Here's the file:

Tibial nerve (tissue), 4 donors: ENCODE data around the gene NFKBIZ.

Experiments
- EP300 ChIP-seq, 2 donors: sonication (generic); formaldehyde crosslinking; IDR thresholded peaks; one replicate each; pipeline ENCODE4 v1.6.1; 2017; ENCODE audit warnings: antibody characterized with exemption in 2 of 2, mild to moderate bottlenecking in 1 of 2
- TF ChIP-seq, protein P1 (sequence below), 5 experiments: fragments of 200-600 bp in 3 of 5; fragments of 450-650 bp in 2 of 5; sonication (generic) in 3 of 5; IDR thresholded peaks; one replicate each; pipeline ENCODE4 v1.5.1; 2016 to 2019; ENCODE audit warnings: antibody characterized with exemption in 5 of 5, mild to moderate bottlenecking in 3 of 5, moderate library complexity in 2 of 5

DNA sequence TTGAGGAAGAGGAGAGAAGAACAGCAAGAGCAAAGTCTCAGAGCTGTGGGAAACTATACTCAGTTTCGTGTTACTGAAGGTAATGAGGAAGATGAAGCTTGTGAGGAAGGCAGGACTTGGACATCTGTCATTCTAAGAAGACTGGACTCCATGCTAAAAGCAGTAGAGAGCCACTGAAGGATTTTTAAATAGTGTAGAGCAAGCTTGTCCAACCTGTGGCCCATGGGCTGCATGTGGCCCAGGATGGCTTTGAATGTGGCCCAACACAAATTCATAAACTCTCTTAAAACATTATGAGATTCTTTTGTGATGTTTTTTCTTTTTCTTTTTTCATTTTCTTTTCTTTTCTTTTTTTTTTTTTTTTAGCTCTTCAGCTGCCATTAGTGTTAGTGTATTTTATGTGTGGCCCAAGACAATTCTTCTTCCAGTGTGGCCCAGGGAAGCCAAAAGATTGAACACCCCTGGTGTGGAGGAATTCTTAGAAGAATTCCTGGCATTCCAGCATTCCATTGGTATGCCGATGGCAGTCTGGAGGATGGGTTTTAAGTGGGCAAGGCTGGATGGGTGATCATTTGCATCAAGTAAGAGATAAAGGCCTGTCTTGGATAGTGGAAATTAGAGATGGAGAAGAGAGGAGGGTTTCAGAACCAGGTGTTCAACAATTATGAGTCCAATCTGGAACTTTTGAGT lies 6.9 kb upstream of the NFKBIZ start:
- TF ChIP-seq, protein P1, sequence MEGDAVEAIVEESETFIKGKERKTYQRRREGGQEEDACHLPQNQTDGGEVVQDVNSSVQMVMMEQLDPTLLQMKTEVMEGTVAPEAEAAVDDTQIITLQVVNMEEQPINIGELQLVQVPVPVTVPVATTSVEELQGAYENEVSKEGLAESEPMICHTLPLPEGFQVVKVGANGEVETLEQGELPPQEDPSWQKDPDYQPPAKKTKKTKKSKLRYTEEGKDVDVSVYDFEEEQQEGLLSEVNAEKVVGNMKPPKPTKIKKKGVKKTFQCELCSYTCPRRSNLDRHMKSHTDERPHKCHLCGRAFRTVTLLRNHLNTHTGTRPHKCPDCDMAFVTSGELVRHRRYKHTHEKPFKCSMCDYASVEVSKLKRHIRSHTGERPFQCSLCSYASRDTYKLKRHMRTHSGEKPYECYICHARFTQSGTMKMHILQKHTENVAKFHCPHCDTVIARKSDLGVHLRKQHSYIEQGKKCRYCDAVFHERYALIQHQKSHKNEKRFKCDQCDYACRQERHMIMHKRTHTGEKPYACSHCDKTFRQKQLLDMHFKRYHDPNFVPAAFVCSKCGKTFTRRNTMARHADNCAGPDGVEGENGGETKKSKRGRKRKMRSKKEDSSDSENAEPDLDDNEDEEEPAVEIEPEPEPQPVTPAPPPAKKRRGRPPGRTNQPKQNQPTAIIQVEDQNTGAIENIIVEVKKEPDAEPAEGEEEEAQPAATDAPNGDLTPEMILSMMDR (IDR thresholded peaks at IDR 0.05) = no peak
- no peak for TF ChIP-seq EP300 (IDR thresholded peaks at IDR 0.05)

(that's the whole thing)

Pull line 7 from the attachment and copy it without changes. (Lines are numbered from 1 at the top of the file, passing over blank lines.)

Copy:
- no peak for TF ChIP-seq EP300 (IDR thresholded peaks at IDR 0.05)